I held out on actually reading eBooks for as long as possible, but once I bought an iPhone and the Kindle app was available for free, I couldn’t resist any longer. I’ve now read two eBooks on my phone and, yes, I downloaded Remain In Light the day it was released. Adapt or die.

    ###
    Collin Kelley

    Collin Kelley

    Collin Kelley is the editor of Atlanta INtown and the author of two novels, Conquering Venus and Remain In Light. His poetry collections include Better To Travel and the recently reissued Slow To Burn.  For more, visit www.collinkelley.com.

     

    Print Friendly

     

    Note: Users are solely responsible for opinions they post here and for the agreed-upon rules of civility. Comments do not reflect the views of LikeTheDew.com. Comments are automatically checked for inappropriate language, but readers might find some comments offensive or inaccurate. If you believe a comment violates our rules, click here to report a violation.

    • Tom Poland

      As much as I love the mingled aromas of paper, ink, and coffee in a bookstore, I must admit things are changing. Just this month my novel, Forbidden Island, became available as an eBook on Smashwords.com with more digital retailers to come. I hear, too, that technology is underway that permits an author to sign a fan’s eBook.

    • Gita Smith

      I’m still buying “real” books, and, for the most part, I shop at the wonderful indie store, Capitol Books and News, here in Montgomery. I do all the things book-lovers do: read the dust jackets, talk to the owners, browse the shelves until I’ve seen every new title. Our household has a kindle (a freebie from Hotels.com for booking a bunch of rooms) but I’m still adding new titles to my crowded floor-to-ceiling bookshelves. I can’t imagine a world without bound paper pages.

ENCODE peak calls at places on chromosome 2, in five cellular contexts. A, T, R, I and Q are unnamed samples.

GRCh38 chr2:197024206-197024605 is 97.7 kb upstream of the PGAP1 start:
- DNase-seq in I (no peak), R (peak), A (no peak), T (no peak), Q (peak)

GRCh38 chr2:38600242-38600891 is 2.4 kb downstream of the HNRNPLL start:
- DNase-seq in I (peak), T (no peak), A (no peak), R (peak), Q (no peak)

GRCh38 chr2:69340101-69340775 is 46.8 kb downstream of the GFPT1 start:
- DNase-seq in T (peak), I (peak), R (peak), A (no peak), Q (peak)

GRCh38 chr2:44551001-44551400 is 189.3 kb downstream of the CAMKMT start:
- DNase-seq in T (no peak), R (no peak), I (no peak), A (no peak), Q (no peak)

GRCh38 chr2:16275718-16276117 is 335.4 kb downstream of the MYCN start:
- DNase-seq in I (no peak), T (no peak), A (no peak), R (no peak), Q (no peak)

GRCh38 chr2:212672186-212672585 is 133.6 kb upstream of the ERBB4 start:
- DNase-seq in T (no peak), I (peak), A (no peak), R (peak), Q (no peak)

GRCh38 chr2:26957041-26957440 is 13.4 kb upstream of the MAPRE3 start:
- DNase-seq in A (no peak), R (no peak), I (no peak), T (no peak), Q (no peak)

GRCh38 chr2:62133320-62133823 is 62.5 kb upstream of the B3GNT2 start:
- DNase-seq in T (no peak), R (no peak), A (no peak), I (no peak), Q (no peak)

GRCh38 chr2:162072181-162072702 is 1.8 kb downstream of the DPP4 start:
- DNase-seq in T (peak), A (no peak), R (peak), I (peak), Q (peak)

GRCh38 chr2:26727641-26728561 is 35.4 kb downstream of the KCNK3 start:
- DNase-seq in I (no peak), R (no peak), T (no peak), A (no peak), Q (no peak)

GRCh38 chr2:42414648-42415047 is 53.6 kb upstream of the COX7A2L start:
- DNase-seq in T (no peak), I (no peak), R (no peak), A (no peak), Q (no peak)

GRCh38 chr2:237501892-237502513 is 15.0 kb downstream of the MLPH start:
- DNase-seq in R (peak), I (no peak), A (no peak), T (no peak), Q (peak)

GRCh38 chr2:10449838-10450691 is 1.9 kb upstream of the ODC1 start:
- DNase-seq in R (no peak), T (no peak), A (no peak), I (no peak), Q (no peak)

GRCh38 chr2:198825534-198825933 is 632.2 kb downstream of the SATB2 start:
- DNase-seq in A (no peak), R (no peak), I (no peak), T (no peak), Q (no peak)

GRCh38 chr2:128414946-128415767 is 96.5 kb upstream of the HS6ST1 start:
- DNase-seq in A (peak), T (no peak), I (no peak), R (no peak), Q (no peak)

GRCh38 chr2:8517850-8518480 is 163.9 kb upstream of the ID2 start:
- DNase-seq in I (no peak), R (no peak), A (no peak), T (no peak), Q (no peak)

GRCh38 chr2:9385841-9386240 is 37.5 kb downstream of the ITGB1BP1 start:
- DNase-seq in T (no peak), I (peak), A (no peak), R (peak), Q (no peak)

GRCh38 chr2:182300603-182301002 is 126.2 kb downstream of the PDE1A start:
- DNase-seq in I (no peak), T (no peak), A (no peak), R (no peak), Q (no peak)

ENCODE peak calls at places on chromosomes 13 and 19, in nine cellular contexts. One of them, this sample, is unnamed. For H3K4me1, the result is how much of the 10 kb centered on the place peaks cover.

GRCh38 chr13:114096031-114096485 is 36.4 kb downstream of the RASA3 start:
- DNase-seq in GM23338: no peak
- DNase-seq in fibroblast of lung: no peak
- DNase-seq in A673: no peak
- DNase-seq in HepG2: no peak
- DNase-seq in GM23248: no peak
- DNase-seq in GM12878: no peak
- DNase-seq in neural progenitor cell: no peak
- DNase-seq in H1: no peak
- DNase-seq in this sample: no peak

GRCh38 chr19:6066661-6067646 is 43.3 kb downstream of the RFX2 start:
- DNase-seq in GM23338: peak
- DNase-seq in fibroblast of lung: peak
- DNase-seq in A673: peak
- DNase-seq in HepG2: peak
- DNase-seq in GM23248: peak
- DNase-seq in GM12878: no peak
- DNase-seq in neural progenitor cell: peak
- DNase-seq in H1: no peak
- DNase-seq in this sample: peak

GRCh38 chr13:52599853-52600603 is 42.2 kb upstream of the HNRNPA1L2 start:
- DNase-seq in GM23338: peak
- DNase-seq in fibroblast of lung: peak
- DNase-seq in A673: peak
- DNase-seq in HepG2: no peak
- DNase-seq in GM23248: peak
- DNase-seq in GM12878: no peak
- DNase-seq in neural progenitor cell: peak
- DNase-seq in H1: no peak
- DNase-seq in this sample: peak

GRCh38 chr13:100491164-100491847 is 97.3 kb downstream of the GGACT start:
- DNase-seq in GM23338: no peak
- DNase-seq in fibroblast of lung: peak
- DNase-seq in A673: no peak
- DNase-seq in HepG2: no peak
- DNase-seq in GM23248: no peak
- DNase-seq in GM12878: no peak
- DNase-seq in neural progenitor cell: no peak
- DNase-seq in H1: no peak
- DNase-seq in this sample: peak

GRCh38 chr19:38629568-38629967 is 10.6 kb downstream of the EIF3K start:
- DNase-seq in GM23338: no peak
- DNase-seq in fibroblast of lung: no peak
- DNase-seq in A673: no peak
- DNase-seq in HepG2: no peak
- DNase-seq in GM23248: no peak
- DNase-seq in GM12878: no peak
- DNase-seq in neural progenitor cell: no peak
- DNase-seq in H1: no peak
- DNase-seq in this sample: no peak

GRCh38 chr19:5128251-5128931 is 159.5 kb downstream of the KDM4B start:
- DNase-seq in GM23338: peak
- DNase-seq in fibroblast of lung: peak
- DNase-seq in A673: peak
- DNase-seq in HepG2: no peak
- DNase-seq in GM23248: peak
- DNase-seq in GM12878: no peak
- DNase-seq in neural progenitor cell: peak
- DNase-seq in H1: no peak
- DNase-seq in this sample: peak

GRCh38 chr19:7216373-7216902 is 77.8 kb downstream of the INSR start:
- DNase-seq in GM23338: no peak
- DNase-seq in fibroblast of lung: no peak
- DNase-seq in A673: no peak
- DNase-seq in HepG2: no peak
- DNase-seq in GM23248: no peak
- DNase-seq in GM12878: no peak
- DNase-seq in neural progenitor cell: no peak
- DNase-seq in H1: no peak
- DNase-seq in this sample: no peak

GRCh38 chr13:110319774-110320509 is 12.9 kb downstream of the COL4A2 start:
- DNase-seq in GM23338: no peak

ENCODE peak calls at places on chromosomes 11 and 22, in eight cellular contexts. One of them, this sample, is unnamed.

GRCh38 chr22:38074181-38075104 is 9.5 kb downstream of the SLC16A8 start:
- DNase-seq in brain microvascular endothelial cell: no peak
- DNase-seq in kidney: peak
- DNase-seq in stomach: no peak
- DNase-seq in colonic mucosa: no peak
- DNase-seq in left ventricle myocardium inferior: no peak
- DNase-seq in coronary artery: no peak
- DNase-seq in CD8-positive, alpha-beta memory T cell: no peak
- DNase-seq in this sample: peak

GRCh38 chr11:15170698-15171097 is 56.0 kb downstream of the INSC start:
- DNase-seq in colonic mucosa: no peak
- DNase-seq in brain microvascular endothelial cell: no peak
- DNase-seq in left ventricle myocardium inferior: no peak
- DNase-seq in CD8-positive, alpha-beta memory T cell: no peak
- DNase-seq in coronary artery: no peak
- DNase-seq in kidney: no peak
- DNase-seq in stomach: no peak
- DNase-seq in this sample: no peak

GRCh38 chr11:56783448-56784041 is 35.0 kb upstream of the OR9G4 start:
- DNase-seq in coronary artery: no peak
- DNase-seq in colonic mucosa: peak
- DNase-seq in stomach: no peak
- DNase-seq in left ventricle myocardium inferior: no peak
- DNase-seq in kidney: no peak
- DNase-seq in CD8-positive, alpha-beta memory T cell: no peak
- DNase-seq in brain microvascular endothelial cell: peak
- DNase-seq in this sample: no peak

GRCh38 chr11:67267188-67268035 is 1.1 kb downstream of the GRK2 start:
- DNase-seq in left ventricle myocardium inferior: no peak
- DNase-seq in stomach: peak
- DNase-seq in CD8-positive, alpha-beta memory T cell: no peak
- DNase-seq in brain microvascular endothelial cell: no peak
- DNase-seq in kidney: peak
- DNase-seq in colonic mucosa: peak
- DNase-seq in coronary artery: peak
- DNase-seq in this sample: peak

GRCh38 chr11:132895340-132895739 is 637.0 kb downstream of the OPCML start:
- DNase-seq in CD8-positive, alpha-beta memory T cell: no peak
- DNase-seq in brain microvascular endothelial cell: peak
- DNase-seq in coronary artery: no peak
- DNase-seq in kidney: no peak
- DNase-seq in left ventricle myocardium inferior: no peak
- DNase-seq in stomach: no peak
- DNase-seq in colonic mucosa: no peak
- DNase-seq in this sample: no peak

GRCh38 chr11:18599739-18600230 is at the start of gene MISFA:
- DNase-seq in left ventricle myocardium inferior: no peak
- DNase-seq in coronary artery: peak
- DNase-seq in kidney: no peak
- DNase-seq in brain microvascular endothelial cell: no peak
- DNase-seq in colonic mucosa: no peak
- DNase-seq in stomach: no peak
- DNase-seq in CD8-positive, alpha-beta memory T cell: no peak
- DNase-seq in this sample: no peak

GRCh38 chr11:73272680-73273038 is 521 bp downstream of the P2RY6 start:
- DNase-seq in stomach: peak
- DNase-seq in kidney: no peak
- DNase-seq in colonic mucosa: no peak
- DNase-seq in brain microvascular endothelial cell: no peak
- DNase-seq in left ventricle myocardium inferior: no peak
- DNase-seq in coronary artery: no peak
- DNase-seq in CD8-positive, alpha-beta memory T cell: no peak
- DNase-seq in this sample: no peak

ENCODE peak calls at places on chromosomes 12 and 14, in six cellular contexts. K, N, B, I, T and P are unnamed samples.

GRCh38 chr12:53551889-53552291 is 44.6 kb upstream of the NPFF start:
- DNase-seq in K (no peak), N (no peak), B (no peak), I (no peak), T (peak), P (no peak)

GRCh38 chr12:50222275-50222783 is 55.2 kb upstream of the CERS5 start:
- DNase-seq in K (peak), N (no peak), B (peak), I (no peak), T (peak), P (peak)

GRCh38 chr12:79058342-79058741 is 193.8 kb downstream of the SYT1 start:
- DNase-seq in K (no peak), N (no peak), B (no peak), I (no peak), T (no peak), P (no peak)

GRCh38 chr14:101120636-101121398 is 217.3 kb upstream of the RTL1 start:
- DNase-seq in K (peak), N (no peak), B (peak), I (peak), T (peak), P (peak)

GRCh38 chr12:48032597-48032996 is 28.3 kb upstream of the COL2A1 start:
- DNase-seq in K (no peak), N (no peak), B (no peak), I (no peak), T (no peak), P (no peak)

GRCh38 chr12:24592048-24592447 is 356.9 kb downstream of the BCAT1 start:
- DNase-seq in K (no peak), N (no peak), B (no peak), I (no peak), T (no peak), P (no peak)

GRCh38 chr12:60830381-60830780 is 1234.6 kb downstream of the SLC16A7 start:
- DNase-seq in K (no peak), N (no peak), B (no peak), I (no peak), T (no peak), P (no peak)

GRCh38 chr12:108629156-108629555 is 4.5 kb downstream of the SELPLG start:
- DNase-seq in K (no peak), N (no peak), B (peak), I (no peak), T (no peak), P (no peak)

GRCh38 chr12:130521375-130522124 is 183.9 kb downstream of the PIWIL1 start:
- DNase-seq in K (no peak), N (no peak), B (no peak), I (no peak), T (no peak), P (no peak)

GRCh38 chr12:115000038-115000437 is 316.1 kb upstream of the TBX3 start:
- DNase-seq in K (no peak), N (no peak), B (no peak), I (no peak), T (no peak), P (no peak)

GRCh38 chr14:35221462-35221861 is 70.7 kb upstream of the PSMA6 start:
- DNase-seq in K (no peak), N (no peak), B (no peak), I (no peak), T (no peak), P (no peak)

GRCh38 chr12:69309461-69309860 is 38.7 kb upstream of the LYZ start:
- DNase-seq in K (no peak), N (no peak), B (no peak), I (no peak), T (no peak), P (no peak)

• Meg Gerrish

      I’ve been a Kindler since the beginning and only buy eBooks. I’m so adapted to the format, that if I occasion to read a traditional book to review for Amazon (Vine program), I find myself tapping the edge to “turn the page.” I’m so adapted to the format that now, I hate holding a traditional book, hate the weight of the book in my hands. I can read at night without disturbing my husband. I can read in the pool while exercising (Kindle into dry-sac) without awkwardly holding my arms up to keep the book out of the water. I can sync the Kindle with my Kindle phone app and pick up where I left off while waiting for the grands to come out of school.

      I love my Kindle, finally, because I get to read stories by really talented authors whose works I would have missed but for the ease of self-publishing.

      What disturbs me? If Ken Follett and his peeps thought I would pay $19.99 ($18.99 as of this writing) for the eBook version of his first-in-a-trilogy, they misjudged. Charge whatever one wants, but he lost an audience without doubt.

      And then there is the memory problem: since there isn’t an actual book on the nightstand, the cover/title of books aren’t embedded in my memory. I’ve been known to finish a book, begin telling someone that they simply MUST read it and then can’t conjure the name. (With the Kindle app on the phone, just give me a minute and I’ll find it!)

      I think the Kindle Fire will take care of that problem. All-in.